At no place in the world were more exciting things to be found than in the workshop of August Bidderman, the clockmaker of Prostl. For thirty-five years he had been the region's master clockmaker, producing some of the most wondrous timepieces ever constructed. The most famous of these, of course, was the great cased hall clock he made for Baron Von Eiger, whose huge wooded estate occupied fully a quarter part of the valley in which the ancient village nestled.
That clock was said to not only tell the hour of the day or night with such remarkable precision that astronomers could perform their calculations by it; it was also a thing of enormous beauty, being cased with the finest carved walnut and heavily figured with brass and silver engravings. On the sides of the massive top, crystal windows allowed a view of the magnificent brass works. The height of the case necessitated that the one who wished to view the works be elevated more than a tall man's height from the floor, so the Baron had installed a staircase and small balcony on the end of the room in which the clock stood, the better to see the curious insides at eye level. The clock's huge weights were brass-bound dressed stone, and the massive brass pendulum was shaped after the baron's family crest.
In fact, that large clock was so beautiful that the Emperor himself coveted it. He did so to such an extent, in fact, that the Baron was forced to offer it as a gift less than a year after first installing it in his own great hall.
When the clock was first installed in his hall, the baron invited the villagers in to witness the striking of the chimes. Now, however, the clock was never seen except by nobility and the few clergy important enough to gain admittance to the private chambers of his majesty. Commoners had to content themselves with the faintest whisper of its melodic bells which could be heard outside the palace grounds on still evenings.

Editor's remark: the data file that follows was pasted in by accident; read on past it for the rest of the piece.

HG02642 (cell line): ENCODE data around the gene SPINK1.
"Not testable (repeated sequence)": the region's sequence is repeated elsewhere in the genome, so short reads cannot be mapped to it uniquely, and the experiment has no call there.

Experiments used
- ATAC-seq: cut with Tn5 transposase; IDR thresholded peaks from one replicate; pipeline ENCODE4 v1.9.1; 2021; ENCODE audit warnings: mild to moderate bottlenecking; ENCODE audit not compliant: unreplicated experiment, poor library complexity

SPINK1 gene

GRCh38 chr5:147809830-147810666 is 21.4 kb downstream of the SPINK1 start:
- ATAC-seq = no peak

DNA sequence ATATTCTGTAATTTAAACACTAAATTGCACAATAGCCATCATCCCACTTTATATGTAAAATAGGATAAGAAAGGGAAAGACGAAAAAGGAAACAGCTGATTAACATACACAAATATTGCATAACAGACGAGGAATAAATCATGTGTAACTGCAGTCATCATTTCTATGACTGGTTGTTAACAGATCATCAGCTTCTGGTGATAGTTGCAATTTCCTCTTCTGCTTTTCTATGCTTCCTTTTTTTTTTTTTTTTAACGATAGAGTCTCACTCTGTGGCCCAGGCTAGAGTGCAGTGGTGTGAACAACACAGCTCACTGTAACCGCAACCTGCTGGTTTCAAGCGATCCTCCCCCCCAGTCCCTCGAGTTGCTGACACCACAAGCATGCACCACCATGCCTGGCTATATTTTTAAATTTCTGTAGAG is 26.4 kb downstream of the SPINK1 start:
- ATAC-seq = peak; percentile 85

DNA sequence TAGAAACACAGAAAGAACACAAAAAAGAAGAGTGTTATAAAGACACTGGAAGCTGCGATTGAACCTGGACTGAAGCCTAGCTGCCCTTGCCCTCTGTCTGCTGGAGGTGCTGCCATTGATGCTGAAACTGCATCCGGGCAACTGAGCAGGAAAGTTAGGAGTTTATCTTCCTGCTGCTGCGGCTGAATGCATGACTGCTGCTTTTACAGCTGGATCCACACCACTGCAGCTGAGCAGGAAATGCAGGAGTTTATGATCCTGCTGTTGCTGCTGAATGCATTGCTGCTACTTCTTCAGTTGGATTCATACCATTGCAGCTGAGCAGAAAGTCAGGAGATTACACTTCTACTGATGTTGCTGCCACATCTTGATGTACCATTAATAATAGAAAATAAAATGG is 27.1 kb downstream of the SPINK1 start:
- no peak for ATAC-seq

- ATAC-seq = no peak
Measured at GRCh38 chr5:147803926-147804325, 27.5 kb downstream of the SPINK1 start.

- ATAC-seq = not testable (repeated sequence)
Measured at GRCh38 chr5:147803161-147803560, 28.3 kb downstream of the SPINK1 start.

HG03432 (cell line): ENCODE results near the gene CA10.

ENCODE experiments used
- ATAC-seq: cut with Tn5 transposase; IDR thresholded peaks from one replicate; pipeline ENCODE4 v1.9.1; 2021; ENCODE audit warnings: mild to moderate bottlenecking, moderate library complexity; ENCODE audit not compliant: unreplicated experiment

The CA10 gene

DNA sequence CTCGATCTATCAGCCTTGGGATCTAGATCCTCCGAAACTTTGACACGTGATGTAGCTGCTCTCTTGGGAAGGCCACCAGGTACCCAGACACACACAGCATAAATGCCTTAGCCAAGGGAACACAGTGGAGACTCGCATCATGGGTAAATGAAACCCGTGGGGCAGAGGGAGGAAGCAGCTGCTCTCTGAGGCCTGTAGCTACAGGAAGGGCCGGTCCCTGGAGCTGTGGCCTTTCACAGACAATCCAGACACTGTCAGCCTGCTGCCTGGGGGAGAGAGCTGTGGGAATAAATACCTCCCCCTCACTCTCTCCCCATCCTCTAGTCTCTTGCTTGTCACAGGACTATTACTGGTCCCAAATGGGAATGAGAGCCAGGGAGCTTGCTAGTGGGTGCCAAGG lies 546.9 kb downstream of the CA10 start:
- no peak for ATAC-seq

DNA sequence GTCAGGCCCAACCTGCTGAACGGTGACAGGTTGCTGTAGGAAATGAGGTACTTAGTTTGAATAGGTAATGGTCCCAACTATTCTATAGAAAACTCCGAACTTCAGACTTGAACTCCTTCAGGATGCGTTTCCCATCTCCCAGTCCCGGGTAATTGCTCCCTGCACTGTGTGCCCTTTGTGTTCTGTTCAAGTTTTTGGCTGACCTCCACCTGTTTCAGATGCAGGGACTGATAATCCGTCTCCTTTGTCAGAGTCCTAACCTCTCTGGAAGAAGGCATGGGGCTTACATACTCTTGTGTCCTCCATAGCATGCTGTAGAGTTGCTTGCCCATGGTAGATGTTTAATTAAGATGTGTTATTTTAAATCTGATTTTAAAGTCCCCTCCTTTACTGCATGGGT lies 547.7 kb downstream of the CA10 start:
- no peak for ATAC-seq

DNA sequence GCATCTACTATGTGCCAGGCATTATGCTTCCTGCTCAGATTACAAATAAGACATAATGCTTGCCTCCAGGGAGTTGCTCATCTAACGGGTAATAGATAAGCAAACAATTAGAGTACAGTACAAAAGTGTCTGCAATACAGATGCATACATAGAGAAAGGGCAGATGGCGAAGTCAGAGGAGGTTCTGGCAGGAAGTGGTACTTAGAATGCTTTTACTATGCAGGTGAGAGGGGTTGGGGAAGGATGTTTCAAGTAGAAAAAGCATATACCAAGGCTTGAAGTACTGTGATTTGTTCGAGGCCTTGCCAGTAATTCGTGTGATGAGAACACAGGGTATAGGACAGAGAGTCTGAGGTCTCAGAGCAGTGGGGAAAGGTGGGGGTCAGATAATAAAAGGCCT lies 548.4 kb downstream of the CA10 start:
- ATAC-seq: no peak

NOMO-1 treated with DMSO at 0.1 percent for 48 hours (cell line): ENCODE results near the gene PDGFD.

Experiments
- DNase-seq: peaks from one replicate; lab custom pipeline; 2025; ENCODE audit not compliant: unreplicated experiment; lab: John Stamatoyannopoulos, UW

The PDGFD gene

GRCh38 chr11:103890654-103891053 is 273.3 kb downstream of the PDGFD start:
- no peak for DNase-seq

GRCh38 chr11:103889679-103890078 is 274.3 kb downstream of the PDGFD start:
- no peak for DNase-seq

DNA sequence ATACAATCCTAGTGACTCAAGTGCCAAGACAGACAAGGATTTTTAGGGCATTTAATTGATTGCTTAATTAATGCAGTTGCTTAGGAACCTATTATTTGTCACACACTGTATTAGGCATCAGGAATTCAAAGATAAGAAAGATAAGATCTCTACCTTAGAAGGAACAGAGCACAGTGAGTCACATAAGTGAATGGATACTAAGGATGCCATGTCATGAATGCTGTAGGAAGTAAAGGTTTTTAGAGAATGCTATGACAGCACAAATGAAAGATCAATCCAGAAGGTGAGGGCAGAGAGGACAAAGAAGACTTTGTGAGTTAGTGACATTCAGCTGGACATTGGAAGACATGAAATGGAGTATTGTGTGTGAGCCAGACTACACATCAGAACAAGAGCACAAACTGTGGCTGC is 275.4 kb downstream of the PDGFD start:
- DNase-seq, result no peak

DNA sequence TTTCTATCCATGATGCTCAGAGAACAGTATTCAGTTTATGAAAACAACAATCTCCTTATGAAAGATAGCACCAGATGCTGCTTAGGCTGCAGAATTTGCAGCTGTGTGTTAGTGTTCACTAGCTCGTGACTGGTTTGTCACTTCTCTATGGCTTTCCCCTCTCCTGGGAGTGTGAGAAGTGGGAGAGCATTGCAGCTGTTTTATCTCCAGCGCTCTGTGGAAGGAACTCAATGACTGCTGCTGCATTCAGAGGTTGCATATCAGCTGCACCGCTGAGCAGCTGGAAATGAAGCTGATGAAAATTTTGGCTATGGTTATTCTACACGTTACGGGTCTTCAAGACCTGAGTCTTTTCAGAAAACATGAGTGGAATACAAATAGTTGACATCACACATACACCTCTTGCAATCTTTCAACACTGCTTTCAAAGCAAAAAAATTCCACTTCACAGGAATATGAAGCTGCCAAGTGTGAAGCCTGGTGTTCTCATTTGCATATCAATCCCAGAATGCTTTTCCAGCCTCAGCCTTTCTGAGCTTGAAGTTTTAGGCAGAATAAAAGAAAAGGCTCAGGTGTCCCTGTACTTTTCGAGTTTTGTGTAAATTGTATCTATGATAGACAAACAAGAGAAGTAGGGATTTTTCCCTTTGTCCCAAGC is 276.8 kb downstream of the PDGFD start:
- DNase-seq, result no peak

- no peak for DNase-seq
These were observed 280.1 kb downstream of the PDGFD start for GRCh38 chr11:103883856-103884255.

But clocks and the occasional watch weren't the only things the great August Bidderman made. No, indeed! He also made nautical navigating instruments of such tremendous cunning that official commissions came from as far away as England—all passing through the Emperor, of course. Bidderman's instruments were said to be one of the keys that held the English empire together, through the offices of her great navy. Within a few years, they would be combined with the newly-invented chronometer to solve mankind's greatest mystery at that time—the precise measurement of longitude! But even these famed instruments were not the extent of Bidderman's exceptional skill.
The man also made music boxes! These were the closest he came to witchcraft, for each box seemed to contain a miniature orchestra, so full and complete were the sweet strains that emanated from within. Every box played a program of eight tunes—some with accompaniment of mandolins that astounded everyone who heard them. How such wonders could be folded up and stuffed into a small pear-wood box was beyond everyone fortunate enough to behold them, but whenever they were played in public, the results could scarcely be refuted. It seemed as if God, Himself, had charged His angels to inhabit the Bidderman boxes, spreading joy to all who had ears.
At this point his greatness came to its end, or so it seemed to all but a very few people. Those who knew Bidderman well enough and were of a station to address the master by his Christian name knew that he also sometimes handled projects of such mystery and complexity that there was no way to categorize them. Among these select few people, the Baron was the only one with influence enough to get the master to do his bidding. Actually, both influence and money—for Bidderman was human, after all. He had to eat, like everyone else. So, when his patron approached him with a secret commission to make something the world had never before seen, he, alone, possessed the necessary skill to motivate old August.
The master had apprentices to train from time to time, but when the Baron made his approach for this commission, he was alone. Perhaps, with what came to pass, that was a fortunate circumstance.
It was late on a frosty December morning in the year 1724 when the Baron's carriage drew up to the front of the workshop, located in the same quaint building the old man called home. The day was sparkling clear and of such sharpness that the master bid the nobleman come quickly inside, forsaking the usual pleasantries they might have exchanged on the threshold. The carriage was dispatched on to the village for supplies, and would call for him upon its return, just before the early twilight.